Welcome To Our World – John Hore Grenell

Take Me Back to Taumatawhakatangihangakoauauotamateapokaiwhenuakitanatahu

It’s a real place! Taumata­whakatangihanga­kōauau­o­tamatea­pōkai­whenua­ki­tāna­tahu is the name of a hill in southern Hawkes Bay, approximately 130 Km (80 miles) from where I live. A rough translation goes something like “The summit where Tamatea, the man with the big knees, the slider, climber of mountains, the land-swallower who travelled about, played his kōauau (flute) to his loved one

Take Me Back to Taumatawhakatangihangakoauauotamateapokaiwhenuakitanatahu – John Hore Grenell
Take Me Back to Taumatawhakatangihangakoauauotamateapokaiwhenuakitanatahu

Done a lot of travellin', this great country round
Seen a lot of people, covered lots of ground
But there's only one place I'd like to call my own
So I am headin' back there, so I am goin' home

Take me back to where it's wild and free
Take me back where I long to be
Take me back, take me back won't you
Take Me Back to Taumatawhakatangihangakoauauotamateapokaiwhenuakitanatahu

Up and down this country, all those sights I've seen
North Cape to the Bluff and everywhere between
But you can keep your cities, they're not the place for me
Home is where the heart is that's where I've gotta be

Take me back to where it's wild and free
Take me back where I long to be
Take me back, take me back won't you
Take Me Back to Taumatawhakatangihangakoauauotamateapokaiwhenuakitanatahu

I've walked the length of Queen Street, Karangahape to the sea
And I've fought the wind of Seatoun, the sights of Lambton Quay
Christchurch and Dunedin, and Invercargill too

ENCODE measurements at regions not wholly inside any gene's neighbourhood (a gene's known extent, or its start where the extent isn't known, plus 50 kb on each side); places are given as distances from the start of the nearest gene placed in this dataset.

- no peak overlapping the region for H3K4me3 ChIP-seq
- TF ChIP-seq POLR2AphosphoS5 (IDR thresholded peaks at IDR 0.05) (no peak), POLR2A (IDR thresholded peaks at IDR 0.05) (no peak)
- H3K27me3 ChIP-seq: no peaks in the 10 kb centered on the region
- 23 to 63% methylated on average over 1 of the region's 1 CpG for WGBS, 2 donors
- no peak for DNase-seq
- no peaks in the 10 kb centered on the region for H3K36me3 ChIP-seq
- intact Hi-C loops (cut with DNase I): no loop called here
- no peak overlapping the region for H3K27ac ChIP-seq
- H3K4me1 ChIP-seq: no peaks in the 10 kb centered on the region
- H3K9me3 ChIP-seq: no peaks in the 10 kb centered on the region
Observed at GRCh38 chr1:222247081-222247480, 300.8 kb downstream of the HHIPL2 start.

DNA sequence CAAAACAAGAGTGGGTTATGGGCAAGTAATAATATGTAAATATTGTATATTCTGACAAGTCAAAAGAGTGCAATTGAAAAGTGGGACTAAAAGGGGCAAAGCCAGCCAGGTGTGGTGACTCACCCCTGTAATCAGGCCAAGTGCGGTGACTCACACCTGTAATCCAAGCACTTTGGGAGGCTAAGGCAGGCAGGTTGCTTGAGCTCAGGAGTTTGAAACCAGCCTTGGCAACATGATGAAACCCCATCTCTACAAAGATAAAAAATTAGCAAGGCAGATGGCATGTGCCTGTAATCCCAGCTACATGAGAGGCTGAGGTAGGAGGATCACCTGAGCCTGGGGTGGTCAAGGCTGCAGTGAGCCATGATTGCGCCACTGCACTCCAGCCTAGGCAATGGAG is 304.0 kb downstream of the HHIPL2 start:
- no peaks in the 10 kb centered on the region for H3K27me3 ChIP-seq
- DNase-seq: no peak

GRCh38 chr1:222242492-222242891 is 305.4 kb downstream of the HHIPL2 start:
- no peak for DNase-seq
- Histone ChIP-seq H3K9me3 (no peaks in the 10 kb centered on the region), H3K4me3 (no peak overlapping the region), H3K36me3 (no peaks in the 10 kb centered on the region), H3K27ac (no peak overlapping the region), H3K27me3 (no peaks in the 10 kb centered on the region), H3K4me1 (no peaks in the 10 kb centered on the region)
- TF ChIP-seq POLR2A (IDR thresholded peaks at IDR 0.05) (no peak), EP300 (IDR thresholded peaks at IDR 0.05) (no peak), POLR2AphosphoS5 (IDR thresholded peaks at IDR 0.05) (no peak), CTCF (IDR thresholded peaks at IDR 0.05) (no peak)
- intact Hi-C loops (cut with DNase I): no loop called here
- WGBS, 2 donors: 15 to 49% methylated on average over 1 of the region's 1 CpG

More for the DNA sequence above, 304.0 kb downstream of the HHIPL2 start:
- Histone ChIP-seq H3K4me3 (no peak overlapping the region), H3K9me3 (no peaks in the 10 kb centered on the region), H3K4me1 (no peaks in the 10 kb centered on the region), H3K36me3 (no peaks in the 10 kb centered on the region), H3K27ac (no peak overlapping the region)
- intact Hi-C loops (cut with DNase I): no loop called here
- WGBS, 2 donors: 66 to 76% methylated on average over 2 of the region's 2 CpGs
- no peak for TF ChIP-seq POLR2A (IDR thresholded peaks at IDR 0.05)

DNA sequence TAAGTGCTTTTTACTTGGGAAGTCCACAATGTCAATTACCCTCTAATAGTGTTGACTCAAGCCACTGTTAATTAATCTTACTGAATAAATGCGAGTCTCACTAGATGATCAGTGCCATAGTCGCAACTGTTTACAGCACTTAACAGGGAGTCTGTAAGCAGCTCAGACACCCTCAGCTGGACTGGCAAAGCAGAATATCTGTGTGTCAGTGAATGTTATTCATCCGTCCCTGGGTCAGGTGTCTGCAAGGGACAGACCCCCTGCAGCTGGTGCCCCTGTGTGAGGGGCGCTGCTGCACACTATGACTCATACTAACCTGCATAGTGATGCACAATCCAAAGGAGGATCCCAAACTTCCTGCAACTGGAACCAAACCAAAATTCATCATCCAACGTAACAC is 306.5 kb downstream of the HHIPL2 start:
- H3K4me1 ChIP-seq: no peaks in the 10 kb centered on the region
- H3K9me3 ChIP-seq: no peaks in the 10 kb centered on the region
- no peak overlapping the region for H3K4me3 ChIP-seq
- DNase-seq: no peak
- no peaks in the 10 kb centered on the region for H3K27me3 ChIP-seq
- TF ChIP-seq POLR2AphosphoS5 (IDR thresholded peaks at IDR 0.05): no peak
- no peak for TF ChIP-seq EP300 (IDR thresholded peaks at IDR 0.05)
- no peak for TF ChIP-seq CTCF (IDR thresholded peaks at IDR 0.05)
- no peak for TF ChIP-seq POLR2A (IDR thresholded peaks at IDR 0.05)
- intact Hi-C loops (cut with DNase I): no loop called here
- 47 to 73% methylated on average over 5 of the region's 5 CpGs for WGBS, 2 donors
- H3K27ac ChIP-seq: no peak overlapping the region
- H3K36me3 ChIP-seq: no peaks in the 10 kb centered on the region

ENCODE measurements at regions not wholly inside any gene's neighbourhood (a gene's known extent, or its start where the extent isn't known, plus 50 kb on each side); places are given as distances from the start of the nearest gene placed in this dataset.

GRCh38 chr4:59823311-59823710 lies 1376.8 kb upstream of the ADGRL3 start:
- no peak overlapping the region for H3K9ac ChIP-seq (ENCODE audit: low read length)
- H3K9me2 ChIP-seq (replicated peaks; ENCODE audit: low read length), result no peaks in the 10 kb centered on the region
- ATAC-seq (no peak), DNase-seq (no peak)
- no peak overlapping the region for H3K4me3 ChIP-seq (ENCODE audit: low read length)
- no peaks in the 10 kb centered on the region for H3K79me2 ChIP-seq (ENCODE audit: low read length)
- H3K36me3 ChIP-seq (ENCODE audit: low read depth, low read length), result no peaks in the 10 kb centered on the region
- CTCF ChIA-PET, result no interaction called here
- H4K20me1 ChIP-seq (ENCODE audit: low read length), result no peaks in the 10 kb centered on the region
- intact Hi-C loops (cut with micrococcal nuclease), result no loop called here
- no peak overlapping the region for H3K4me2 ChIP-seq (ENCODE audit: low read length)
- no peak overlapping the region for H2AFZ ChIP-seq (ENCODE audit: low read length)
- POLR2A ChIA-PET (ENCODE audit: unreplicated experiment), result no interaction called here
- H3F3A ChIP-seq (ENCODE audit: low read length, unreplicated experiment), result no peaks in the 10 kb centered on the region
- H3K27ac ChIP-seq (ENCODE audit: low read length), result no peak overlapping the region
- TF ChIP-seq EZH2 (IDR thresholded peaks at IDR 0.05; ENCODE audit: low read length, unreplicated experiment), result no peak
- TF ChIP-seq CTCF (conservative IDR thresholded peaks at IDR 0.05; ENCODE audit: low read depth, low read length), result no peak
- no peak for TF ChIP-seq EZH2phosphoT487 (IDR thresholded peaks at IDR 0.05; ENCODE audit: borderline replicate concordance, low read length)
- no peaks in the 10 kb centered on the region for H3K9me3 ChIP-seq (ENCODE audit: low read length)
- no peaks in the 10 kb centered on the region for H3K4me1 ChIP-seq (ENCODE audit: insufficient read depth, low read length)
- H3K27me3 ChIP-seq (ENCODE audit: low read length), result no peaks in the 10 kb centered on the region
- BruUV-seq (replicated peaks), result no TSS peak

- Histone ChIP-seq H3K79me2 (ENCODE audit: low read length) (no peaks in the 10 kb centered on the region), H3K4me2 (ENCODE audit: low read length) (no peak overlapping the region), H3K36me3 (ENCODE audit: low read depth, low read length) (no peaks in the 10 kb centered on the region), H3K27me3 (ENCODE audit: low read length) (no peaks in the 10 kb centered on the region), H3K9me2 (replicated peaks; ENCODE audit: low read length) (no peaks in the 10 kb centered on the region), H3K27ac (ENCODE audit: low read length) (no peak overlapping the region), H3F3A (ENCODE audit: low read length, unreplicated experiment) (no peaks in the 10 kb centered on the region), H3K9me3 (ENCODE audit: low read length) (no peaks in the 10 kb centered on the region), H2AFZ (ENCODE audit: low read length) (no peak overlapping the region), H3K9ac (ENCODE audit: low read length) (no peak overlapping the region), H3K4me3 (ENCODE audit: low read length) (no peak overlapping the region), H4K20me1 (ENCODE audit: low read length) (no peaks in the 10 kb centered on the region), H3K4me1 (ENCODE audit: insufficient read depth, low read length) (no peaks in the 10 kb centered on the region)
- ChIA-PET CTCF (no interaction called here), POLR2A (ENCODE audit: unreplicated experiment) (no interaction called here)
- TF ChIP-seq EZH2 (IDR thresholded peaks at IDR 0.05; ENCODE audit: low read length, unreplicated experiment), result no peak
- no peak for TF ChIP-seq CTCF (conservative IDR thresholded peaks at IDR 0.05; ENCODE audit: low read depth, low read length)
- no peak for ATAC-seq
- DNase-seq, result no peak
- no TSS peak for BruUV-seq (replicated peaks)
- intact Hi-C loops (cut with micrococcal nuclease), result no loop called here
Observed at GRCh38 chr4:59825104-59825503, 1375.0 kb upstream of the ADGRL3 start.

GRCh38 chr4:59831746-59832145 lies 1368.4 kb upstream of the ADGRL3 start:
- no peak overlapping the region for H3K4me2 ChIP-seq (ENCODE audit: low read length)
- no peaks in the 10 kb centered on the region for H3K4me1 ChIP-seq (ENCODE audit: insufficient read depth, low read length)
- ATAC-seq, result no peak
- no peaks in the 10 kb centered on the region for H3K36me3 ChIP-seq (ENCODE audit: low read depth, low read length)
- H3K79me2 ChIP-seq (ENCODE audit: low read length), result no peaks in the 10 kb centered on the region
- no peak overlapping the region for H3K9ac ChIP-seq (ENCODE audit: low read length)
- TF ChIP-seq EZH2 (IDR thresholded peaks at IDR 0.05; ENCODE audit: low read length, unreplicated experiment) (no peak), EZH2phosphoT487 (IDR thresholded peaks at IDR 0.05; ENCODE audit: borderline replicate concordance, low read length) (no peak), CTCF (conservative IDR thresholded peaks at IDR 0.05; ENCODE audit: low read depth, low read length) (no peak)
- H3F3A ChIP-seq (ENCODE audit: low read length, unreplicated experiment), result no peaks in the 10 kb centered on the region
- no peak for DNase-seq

You name a place, I've been there, and now I'm a shootin' through

Take me back to where it's wild and free
Take me back where I long to be
Take me back, take me back won't you
Take Me Back to Taumatawhakatangihangakoauauotamateapokaiwhenuakitanatahu

Take me back to where it's wild and free
Take me back where I long to be
Take me back, take me back won't you
Take Me Back to Taumatawhakatangihangakoauauotamateapokaiwhenuakitanatahu

Take me back to where it's wild and free
Take me back where I long to be
Take me back, take me back won't you
Take Me Back to Taumatawhakatangihangakoauauotamateapokaiwhenuakitanatahu

Taumatawhakatangihangakoauauotamateapokaiwhenuakitanatahu
Taumatawhakatangihangakoauauotamateapokaiwhenuakitanatahu
Taumatawhakatangihangakoauauotamateapokaiwhenuakitanatahu

I’ve been Everywhere

This song was written by an Australian by the name of Geoff Mack, and the original used Australian place names. Hank Snow and Johny Cash made versions with American place names, and John Hore Grenell made a NZ version:

I’ve Been Everywhere – John Hore Grenell
I've Been Everywhere

Well I was hitching a ride on a winding Hokitika road
When along came a lorry with a high and canvas-covered load
"If you're going to Hokitika, mate, with me you can ride"
So I jumped into the cabin and settled down inside
He asked me if I'd seen a road with so much dust and sand
And I said, "Look, listen mate, I've been everywhere in this here land ...

Cos, I've been everywhere man, 
I've been everywhere man
I've crossed the desert bare man,
I've breathed the mountain air man
Of travel I've had my share man
I've been every-where

I've been to
Kaparoa, Whangaroa, Akaroa, Motueka,
Taramoa, Benmore, Pongaroa, Horoeka,
Rimutaka, Te Karaka, Whangarei,
Nuhaka, Waimahaka, Motuhura, Waikaka,
Motonui, Hokonui, Papanui, Wainui,
Matawai, Rongotai, Pikowai, I'm a guy. 

I've been everywhere man, 
I've been everywhere man
I've crossed the desert bare man,
I've breathed the mountain air man
Of travel I've had my share man
I've been every-where

Woodville, Dargaville, Lumsden, Katikati,
Naseby, Cambridge, Porirua, Mararoa,
Hastings, Tikitiki, Tauranga, Auckland,
Naenae, Waitaha, Hamilton, Poroporo,
Taupo, Timaru, Oamaru, Tihoi,
Awanui, Wanganui, Pauanui, lot o' hooey.